Franz von Holzhausen is head of design at Tesla; Vicki von Holzhausen is the founder of a vegan leather bag brand. The duo talk about why Tesla ditched leather, the differences between fashion and automotive, and how they inspire each other.
To get a glimpse of what a sustainable future might look like, you might pull up a chair at Franz and Vicki von Holzhausen’s dinner table.
Leather is widely used in both the fashion and the automotive industries, but producing the material has an enormous environmental footprint spanning the greenhouses gases emitted in cattle farming to the water and chemicals used in the tanning process. The Global Fashion Agenda, a sustainability nonprofit, calls leather the “most unsustainable material of all commonly used fashion materials.” At von Holzhausen, Vicki works with labs to develop a material that looks and feels like leather, but is made from recycled plastic, is biodegradable, and has a low carbon footprint. She uses this material, which she calls Teknik-Leather in her handbags, which have developed a cult following among eco-minded celebrities, like Kate Bosworth. Now, Vicki is developing alternative leathers for other fashion brands and even other industries, including the automotive sector.
When they’re not chasing after their two sons, Vicki and Franz spend a lot of time exchanging ideas and influencing each other’s work. Case in point: Vicki has just launched a collection of men’s accessories for von Holzhausen that was directly inspired by her husband, who she also enlisted to test early prototypes.
I sat down with them to talk about why the fashion and automotive industries are both so stubbornly addicted to leather, what it takes to get consumers to switch to more eco-friendly products, and why they’re hopeful about the planet’s future.
Fast Company: Franz, how did you influence Vicki’s latest collection?
Franz von Holzhausen: I didn’t bring much to the project besides explaining to Vicki the types of products I use every day—like bags and belts—and the kind of functionality I’m looking for in them. She took all of those insights and brought her design sensibility and materials. I also tested the products. I’ve been wearing a backpack for two years now. I don’t think a leather backpack would survive the way I throw it around.
Why do you think people are so attached to leather even though it has such a terrible environmental footprint?
FvH: The fashion and automotive industries are such staid industries. Brands and consumers are fixated on the idea that there is no more premium or durable material than leather. But in a lot of cases that durability requires a lot of top coats and other potentially toxic solutions that make it long lasting and scratch proof. Then there’s the texture. On a horse saddle, a patina is considered beautiful, but in a car, it can be perceived as bad quality. So auto manufacturers have to find a supplier that can come up with a perfect finish that requires a lot of chemicals.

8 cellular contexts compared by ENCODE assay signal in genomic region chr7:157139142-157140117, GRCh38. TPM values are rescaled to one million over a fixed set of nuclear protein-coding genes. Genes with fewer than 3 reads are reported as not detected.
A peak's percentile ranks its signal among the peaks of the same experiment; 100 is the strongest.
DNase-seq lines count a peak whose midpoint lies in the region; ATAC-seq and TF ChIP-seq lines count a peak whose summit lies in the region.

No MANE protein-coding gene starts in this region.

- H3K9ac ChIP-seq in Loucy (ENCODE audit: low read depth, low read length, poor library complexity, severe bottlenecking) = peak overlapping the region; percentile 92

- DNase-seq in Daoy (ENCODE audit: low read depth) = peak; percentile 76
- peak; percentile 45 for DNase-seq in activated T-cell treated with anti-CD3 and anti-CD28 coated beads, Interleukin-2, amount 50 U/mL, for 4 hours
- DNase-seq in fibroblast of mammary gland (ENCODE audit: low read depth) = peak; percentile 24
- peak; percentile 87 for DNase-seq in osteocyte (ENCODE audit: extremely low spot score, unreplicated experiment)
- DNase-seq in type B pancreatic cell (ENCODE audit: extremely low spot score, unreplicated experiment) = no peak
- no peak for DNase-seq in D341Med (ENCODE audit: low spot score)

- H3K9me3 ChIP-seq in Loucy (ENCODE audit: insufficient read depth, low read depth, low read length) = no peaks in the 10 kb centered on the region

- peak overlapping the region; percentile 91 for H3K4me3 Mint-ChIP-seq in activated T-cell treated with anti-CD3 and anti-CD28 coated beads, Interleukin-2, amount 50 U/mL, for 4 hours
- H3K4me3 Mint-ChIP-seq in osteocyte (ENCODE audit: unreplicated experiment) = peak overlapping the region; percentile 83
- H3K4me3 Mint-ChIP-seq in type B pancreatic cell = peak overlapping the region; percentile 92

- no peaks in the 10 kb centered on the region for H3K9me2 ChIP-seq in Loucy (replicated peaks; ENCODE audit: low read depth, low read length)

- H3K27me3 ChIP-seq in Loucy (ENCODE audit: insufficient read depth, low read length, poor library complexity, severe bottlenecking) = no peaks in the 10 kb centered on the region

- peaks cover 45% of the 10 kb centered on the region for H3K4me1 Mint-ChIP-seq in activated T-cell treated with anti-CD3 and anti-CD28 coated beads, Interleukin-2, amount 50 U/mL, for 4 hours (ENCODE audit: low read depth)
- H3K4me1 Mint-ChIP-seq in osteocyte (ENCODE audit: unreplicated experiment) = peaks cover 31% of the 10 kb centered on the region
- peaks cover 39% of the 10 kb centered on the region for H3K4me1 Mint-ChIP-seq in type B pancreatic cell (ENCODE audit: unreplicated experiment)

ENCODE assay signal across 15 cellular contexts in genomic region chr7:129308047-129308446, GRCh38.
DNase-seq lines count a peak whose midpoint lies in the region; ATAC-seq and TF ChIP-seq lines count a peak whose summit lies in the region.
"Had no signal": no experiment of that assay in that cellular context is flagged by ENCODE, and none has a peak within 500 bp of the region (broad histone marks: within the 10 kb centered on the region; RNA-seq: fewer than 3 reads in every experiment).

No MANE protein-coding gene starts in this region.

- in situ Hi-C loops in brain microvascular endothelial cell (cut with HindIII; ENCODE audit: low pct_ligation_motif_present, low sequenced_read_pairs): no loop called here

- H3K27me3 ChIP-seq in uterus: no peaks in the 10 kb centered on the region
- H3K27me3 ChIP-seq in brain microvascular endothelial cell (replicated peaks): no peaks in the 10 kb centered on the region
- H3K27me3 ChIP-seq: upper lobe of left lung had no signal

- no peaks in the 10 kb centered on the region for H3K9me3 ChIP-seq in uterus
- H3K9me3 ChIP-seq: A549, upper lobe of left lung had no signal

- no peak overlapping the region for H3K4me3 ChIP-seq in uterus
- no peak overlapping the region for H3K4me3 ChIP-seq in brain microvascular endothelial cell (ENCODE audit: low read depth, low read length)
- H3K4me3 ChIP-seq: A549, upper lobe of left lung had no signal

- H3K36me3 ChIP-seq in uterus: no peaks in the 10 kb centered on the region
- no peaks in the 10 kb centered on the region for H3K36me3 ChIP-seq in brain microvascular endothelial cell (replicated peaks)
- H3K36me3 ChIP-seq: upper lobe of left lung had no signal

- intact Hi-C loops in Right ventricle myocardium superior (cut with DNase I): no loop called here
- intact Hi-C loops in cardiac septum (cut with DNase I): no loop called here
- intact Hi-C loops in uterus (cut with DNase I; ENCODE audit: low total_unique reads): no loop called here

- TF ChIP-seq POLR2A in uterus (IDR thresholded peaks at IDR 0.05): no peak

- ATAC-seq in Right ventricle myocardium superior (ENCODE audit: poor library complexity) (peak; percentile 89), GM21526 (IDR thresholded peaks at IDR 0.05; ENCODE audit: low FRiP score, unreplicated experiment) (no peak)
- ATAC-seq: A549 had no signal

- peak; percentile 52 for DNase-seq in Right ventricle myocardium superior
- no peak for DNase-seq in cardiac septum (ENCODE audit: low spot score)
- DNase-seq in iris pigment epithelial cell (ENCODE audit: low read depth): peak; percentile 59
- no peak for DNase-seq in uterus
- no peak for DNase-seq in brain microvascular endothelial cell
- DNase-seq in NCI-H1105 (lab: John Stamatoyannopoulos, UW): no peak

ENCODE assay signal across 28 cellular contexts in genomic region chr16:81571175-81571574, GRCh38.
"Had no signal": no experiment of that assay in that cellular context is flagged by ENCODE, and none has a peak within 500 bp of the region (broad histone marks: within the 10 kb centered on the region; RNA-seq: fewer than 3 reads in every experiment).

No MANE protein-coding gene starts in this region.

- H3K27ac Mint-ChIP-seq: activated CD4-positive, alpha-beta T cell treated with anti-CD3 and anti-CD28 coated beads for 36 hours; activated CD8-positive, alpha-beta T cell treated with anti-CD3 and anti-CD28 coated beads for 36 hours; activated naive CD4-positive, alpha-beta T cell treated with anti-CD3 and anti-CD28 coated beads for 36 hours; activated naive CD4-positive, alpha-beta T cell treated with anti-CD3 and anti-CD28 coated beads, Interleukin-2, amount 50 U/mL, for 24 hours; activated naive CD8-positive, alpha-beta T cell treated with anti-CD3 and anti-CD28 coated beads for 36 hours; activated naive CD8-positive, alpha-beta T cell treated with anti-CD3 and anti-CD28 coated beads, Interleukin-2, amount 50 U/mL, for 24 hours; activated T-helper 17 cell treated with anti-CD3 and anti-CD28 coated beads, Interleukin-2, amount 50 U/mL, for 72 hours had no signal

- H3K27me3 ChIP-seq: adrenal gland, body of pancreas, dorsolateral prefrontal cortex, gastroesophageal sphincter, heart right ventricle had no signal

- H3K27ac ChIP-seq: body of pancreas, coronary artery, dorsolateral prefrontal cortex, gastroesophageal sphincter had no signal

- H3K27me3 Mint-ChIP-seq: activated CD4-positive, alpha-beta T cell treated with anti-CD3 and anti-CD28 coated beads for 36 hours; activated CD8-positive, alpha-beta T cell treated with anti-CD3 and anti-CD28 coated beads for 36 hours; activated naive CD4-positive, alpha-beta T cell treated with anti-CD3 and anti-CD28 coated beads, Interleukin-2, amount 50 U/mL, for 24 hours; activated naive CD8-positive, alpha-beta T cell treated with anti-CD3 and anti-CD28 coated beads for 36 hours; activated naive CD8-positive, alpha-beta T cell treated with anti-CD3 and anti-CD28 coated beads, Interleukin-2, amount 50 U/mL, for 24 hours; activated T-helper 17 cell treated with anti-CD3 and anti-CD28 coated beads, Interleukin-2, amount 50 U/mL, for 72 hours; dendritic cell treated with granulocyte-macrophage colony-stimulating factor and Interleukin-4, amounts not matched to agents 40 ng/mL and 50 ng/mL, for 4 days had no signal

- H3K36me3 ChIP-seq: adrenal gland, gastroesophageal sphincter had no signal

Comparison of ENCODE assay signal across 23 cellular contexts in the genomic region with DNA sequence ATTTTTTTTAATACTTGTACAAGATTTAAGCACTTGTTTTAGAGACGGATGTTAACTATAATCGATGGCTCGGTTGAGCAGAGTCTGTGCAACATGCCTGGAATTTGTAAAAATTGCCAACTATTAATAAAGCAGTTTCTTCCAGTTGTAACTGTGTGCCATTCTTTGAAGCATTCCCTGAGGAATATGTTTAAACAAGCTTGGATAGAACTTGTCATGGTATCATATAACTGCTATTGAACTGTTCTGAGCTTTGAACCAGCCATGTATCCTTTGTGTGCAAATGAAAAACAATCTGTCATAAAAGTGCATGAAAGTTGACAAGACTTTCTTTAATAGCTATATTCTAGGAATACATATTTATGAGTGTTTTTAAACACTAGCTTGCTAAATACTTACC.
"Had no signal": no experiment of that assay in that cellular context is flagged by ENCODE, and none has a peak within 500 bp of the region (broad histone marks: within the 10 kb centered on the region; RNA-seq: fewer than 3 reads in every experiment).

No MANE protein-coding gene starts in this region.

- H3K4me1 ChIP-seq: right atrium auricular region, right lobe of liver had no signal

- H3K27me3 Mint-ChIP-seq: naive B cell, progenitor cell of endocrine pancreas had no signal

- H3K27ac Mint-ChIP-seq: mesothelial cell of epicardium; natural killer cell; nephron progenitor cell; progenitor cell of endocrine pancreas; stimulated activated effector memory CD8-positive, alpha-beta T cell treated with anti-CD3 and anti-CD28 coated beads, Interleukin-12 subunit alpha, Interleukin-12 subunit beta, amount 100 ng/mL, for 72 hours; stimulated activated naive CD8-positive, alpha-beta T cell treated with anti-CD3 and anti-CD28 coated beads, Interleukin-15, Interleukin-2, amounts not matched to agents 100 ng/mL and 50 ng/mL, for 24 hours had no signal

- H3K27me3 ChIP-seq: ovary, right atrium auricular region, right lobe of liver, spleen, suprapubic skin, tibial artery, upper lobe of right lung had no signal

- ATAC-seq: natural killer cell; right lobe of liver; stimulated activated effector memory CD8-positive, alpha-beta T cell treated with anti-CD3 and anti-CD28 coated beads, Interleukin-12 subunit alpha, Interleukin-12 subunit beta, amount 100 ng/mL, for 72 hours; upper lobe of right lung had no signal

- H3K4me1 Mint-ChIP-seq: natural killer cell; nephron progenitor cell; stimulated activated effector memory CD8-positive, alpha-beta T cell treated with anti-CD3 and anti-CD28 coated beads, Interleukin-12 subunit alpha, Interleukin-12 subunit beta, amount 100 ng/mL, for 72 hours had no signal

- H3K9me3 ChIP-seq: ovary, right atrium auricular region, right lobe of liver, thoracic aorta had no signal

This is something that many people don’t think about. They think that leather is this pure material that comes straight off the animal. And they don’t realize that the yield on a cow hide is not very good. The imperfect outline of a cow hide means there is a lot of product that isn’t used. This creates an incredible amount of post-industrial waste.
Does Tesla use leather in its interiors?
FvH: No, we stopped using leather on our seats and our interiors for several years now. Our goal was to find a material that feels more premium, looks better, and performs for at least 10 to 20 years. It’s got to handle really extreme environments: sub-zero temperatures up to the triple-digits sitting in a parking lot. We used materials that were similar to the qualities of leather, including little imperfections that you might find in a natural product. [Tesla does not use Vicki von Holzhausen’s Teknik-Leather.] It’s not something we promote or talk about; it’s just an underlying element that furthers the sustainability of the car.
I don’t think a lot of people know you’re leather-free. Why don’t you advertise that more?
FvH: Tesla was trying to make a product that people would actually want, instead of trying to change their mindset or value system. For the longest time, there was this idea that an electric car was for crunchy tree huggers. And in the early days of electric vehicles, some cars were just subpar and didn’t feel aspirational. The consumer would think: Why am I making a switch? It’s just making my life harder.